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Why It’s Important You Know How to Keep Track of Petty Cash

5 minute read

Petty cash is a small amount of money that businesses keep on their premises and used to describe small company transactions. It’s essential so that you don’t need to make expenses from your own pockets and also so there isn’t a mismatch in balance sheets. Here are even more reasons why it’s important and how to keep track of petty cash.

 

 

 

Why is Petty Cash Important?

Every business needs petty cash to make small transactions on a daily or weekly basis. Think of it as a small amount of money that you have on hand for these ‘petty’ expenses rather than always having to use a cheque.

 

Just because these amounts are small, it doesn’t mean they’re not important to track. Over time, they can add up and you might not usually think about tracking these tiny amounts. However, there are important reasons why petty cash and knowing how to track it is essential.

 

Petty cash transactions can quickly add up. Not documenting them and tracking your small purchases can mean a lot of your potential business expenses might be left unclaimed. You’d practically be throwing money away.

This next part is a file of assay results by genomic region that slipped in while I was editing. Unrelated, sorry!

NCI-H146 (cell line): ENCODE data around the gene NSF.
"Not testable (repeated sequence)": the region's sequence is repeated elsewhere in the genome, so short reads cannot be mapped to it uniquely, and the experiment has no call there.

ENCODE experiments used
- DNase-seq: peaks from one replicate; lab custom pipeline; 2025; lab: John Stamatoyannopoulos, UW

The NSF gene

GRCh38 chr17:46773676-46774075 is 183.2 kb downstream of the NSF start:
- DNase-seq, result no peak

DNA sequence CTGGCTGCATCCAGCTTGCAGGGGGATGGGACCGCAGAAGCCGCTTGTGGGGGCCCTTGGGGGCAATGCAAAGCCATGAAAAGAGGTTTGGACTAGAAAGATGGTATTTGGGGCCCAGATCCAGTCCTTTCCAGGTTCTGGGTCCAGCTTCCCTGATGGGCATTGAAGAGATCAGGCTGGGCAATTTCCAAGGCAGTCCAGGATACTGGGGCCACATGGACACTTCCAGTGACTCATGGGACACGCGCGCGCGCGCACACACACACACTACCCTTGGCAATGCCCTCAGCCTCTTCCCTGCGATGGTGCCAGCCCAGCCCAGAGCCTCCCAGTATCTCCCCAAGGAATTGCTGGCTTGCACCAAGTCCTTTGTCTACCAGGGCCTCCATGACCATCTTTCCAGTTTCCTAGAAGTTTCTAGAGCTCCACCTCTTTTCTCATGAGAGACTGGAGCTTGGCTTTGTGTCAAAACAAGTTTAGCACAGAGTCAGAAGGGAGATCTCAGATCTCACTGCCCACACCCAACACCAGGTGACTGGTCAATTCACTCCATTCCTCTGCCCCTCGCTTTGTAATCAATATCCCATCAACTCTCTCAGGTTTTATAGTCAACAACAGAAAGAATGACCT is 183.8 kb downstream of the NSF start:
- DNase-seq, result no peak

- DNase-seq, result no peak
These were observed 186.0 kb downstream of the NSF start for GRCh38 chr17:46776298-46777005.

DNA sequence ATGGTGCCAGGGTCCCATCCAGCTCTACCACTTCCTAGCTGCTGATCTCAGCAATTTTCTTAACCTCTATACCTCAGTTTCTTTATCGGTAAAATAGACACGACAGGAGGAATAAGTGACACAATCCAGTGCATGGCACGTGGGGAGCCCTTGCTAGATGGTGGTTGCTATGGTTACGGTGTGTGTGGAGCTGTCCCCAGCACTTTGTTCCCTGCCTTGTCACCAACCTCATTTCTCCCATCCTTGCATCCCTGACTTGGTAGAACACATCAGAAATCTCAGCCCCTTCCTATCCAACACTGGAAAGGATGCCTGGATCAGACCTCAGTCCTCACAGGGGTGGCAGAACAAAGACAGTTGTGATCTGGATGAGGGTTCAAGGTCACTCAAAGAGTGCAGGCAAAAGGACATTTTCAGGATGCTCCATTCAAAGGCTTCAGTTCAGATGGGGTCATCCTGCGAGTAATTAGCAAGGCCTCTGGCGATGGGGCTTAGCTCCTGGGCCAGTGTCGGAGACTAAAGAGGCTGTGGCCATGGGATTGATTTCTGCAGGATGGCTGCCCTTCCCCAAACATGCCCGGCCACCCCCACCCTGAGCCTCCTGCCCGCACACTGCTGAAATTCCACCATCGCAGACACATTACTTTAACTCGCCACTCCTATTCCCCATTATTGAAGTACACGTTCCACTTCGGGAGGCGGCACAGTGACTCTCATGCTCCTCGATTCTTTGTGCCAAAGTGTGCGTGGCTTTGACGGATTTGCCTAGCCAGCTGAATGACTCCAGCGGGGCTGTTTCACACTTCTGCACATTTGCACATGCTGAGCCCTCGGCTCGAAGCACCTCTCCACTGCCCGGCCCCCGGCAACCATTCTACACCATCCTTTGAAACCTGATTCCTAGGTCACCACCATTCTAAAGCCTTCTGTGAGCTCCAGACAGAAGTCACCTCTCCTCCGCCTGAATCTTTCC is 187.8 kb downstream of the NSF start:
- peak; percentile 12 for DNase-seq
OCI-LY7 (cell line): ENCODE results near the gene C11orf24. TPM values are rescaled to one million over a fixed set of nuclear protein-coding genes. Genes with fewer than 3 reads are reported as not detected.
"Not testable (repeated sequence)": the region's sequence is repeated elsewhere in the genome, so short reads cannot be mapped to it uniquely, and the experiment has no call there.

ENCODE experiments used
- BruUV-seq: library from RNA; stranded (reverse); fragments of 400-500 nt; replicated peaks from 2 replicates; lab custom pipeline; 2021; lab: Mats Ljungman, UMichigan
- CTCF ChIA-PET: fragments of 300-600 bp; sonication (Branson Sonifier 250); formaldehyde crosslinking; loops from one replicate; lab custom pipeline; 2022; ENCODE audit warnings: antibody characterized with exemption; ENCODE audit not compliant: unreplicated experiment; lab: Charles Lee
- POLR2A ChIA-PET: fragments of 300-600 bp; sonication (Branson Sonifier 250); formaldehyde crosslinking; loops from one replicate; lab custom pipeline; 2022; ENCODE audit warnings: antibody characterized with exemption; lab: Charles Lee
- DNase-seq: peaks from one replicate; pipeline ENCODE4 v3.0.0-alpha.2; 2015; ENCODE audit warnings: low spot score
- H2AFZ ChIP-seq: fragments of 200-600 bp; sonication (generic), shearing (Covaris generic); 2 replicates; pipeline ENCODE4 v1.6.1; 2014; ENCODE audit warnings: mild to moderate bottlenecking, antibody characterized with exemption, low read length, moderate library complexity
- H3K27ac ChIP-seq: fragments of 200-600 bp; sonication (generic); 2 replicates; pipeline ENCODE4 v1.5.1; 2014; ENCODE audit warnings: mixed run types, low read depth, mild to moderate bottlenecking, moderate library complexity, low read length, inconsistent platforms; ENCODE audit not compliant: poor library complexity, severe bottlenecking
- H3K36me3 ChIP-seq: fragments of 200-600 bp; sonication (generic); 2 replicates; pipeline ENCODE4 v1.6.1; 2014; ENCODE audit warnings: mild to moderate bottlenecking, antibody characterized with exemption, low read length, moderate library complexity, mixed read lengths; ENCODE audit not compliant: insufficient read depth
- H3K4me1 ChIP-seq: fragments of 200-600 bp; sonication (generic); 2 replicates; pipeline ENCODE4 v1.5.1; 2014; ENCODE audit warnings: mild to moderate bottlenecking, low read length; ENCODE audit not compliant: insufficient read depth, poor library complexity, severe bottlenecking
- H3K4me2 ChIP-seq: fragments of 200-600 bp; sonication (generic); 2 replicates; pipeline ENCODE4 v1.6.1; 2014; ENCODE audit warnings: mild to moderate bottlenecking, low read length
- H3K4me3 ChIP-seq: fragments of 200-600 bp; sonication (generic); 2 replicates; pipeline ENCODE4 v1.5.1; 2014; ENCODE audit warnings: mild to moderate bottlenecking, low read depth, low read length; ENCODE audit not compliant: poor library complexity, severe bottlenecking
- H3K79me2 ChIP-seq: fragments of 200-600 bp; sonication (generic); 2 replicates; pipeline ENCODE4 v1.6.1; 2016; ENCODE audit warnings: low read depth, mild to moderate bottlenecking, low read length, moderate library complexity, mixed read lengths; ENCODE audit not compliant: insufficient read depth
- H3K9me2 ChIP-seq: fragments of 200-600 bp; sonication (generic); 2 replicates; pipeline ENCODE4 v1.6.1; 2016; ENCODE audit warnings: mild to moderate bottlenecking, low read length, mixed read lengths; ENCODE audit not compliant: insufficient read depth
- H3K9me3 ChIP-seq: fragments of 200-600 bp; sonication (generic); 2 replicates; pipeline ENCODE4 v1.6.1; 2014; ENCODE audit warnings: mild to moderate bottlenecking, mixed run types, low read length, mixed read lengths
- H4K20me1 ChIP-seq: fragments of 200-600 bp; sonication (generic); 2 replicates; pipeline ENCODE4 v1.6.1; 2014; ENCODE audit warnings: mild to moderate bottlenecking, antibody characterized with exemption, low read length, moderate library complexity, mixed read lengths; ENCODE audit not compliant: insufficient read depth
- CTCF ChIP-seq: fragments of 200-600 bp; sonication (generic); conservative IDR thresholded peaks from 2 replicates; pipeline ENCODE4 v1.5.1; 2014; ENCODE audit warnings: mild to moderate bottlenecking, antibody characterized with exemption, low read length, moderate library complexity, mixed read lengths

Let’s say somebody has a small team of five people and once a month, they’re treated to a pizza which costs £50 each time. That’s £600 a year and not keeping a record of this petty cash outlay means £600 in lost profit. This can apply to any scenario from office supplies to flowers and taxi fares to small repairs.

 

Petty cash is also important because having small amounts of cash-on-hand for business expenses means you don’t have to dip into your own pockets. Instead, you can handle urgent needs relatively easily. 

 

Most importantly, though, the chances of leakage are very high with regular small expenses. This means there’s a potential risk of a significant mismatch in balance sheets.